I want to go on a small tangent for a few hundred words, so please bear with me 🙂
If you have read a few of my earlier posts, or my bio, I have talked about my struggle with anxiety. It is something that has been apart of my life since I was young. I struggled for a long time trying to figure out what was wrong, but couldn’t quite put my finger on it. When I was in college I finally realized what it was, and I will admit that I felt relieved, or even happy, to be able to put a name with what was happening to me.
My internal struggles did not end with a diagnosis. I continued to try and keep my affliction private because I was afraid of what people would think of me. I had (and still have) wonderfully supportive parents, but it was new territory for them so they weren’t always sure what to do. Whenever this would happen, I would end up getting HUGE hug, which looking back on is hilarious and amazing all at the same time! I have had close to a million hugs over the years 🙂 Thank mom and dad! I love you!
There were not many people who knew about the internal battle that was waging inside of me everyday. My ex-boyfriend, of seven years, was obviously one of the individuals who knew about what was happening. However, he was not entirely supportive. Let me be clear here, he was not a bad person, he just did not understand anxiety. It is very difficult for someone to understand the pain and embarrassment of fighting anxiety unless they have been directly affected, either through a family member or themselves. He would become frustrated with me when I would have bad days. He did not understand why I couldn’t stop “worrying” or “get over something”. For someone with an anxiety disorder, there is nothing more painful than hearing “just stop worrying about it” or “just get over it and move on”. Wouldn’t the world be a better place if anxious people (myself included) could just say “Hmmm I’m going to stop having anxiety and move on!” Show me that world and I would LOVE to visit 🙂 People with an anxiety disorder cannot just get over it. Anxiety is not a switch that can be turned off by sheer willpower. It is a disorder that takes time to understand and practice to control.
Needless to say, my ex-boyfriend and I broke up shortly after I moved to Arizona. I have no feelings of discontent towards him, he did the best he could with what he knew. There were dark days when he was there for me, and I fully appreciate that and am grateful to have had him there. After we broke up he called me one day and apologized to me for not understanding my struggle. I will always treasure those words and I am eternally grateful that he expressed them to me.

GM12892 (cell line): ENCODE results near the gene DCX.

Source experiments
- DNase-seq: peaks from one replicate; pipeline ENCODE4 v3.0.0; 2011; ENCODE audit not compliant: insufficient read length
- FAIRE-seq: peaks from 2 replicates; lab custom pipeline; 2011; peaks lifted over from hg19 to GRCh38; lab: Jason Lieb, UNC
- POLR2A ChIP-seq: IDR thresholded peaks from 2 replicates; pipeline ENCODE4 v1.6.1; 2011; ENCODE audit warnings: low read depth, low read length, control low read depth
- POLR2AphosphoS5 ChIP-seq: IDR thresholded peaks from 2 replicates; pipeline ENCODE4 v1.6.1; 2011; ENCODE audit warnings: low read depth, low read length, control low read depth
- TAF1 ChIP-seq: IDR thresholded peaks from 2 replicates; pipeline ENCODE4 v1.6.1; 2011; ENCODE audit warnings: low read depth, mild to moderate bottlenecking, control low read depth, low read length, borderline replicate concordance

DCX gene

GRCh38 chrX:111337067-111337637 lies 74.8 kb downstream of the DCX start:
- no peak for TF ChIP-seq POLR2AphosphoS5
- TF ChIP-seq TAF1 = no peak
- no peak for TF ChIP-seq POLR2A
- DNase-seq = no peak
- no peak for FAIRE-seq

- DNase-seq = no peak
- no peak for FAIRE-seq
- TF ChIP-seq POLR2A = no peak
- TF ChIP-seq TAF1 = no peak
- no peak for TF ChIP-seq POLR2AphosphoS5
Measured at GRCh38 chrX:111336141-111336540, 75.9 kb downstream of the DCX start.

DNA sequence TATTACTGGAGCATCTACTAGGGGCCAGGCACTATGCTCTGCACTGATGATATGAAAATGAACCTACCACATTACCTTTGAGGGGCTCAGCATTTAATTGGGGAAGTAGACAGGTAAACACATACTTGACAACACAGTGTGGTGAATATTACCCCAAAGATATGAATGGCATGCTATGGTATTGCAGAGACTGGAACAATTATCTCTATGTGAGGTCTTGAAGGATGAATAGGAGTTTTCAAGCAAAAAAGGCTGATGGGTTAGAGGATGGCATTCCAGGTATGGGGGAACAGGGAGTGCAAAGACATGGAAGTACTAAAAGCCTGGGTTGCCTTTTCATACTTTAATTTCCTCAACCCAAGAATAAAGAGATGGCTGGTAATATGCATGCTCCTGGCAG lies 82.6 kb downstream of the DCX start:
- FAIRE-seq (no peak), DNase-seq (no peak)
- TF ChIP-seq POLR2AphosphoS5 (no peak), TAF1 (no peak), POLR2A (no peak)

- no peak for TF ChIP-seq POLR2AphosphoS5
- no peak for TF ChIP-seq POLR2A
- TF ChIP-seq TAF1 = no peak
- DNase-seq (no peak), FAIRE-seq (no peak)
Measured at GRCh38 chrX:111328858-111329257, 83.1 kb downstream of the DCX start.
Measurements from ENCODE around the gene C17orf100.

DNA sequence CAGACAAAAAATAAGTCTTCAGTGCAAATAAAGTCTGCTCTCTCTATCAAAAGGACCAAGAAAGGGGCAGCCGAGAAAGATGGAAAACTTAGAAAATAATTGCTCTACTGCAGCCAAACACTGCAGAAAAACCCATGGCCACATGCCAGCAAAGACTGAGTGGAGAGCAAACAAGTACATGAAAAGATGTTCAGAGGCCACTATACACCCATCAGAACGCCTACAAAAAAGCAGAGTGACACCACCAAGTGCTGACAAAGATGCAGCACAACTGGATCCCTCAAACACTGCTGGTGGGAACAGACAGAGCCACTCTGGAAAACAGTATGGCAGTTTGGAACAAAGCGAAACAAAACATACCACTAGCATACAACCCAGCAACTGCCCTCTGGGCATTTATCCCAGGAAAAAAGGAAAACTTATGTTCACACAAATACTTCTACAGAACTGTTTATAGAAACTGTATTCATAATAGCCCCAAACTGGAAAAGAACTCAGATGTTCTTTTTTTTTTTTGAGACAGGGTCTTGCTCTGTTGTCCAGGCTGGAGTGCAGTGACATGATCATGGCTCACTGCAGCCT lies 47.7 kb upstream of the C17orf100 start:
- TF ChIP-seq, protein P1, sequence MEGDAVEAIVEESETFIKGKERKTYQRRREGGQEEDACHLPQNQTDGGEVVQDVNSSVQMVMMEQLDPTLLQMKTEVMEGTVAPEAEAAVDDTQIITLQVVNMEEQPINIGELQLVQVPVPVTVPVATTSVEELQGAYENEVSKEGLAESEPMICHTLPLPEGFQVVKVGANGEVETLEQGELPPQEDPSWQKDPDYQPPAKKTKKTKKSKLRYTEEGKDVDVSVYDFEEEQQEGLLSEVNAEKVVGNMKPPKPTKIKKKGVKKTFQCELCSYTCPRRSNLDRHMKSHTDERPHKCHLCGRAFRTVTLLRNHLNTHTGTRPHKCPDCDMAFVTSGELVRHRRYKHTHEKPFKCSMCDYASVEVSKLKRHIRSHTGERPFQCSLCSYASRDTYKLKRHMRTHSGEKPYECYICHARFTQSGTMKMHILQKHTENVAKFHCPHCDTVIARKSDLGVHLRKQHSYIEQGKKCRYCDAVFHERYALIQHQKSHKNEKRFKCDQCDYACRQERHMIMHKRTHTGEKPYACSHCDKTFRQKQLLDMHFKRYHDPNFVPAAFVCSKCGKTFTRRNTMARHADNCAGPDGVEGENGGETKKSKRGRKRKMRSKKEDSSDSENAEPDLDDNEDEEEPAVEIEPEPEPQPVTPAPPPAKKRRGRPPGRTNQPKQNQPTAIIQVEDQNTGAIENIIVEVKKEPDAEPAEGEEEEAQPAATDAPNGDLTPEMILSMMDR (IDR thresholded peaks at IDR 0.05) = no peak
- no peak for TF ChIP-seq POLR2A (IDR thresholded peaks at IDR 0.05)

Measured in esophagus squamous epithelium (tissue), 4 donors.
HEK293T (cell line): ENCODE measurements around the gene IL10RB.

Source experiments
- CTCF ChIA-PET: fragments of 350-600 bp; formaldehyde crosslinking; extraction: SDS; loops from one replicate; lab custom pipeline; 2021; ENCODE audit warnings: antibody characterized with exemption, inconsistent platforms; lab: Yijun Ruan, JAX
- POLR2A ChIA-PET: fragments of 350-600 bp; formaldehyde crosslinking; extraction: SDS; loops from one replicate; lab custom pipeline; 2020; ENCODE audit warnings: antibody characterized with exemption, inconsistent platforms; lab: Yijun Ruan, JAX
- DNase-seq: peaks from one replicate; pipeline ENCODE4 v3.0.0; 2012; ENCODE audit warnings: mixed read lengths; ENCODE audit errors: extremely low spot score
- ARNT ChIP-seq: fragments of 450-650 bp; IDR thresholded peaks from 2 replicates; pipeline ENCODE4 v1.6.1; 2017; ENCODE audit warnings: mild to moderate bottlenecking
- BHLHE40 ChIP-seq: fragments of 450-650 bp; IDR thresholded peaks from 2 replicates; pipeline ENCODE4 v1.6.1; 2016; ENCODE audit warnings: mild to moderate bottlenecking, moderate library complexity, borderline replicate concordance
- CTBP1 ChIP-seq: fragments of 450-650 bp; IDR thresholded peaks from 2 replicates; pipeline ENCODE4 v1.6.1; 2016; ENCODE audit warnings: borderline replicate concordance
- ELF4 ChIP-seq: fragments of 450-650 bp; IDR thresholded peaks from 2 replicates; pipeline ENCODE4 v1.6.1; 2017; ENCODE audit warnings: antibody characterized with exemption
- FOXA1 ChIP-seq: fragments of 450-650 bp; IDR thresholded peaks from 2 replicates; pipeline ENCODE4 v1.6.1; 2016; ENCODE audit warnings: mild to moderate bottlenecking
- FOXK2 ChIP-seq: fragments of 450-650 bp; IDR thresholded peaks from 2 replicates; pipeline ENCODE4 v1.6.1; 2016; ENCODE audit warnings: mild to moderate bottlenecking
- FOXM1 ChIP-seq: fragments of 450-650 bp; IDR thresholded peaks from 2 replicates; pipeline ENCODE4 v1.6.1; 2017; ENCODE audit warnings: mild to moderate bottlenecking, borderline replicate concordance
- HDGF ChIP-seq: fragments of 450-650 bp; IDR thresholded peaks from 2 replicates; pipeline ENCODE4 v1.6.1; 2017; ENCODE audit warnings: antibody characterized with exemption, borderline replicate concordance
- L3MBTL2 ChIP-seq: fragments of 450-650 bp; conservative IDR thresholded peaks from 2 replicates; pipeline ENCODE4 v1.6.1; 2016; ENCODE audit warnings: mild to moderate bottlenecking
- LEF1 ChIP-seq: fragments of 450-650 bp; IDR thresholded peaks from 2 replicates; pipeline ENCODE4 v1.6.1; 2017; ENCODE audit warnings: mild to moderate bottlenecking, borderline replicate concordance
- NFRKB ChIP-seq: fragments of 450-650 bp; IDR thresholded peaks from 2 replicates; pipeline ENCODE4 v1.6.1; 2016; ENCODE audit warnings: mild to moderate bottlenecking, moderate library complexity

When I moved to Arizona, I knew no one, had no connections and had to start my life over from scratch. I had such an amazing adventure! I met so many new people and traveled to places I never knew existed. I ended up meeting an amazing man, who understood my struggle with anxiety and he ended up being who I ran to during my hardest days. He would talk me through the anxiety and help me to focus on other things so I could keep my head above the water and not feel like I was drowning. He knew just what to say and he made me feel like I wasn’t crazy. Four months later, I ended up marrying him! (I know, crazy right? Quick!) (WARNING: Corny gushing will be present for the next few sentences.) My husband is a treasure I can hardly believe I found. Without his guidance and encouragement, I don’t think I would have been able to fight my anxiety head on. I would still be afraid of it and living in denial. He taught me that it is ok to live with anxiety. It is ok that I am afraid. He also taught me to try and be bigger than my anxiety. He often tells me “You are in control, not the anxiety.” Recently I have had terrible struggles with this disorder because of a birth control pill I took that sent my anxiety into hyper-drive. I didn’t realize what was going on because I was so lost in my own fear. As I have gotten back on track, he has held my hand every step of the way and encouraged me, in his own ways, to work to fight back. He often coerced me to leave the house when I didn’t want to (I think I needed a little coercing at that point) and he always listened when I needed to vent. On my roughest days, he encouraged me to go to God in prayer. There is no way I would have been able to come so far in my healing without him by my side.
Anyway! Enough with the googly stuff!
Now that I am a few months away from being 30 (ahhhh) I am finally completely understanding what is going on. I have learned so much over the years and I am so glad for the support system that I have in place now. I no longer am ashamed of having an anxiety disorder. It’s not my fault. I am not weak. I am not lacking in faith. I am the opposite of these things. A Mental Illness is no different than any other physical illness other than the fact that it is in the brain. It is as simple as that. I lived for years in fear of what others would think, and even what I would think of myself if I admitted I had a it. Now I feel empowered by knowledge and understanding.
We should never be ashamed. We are strong!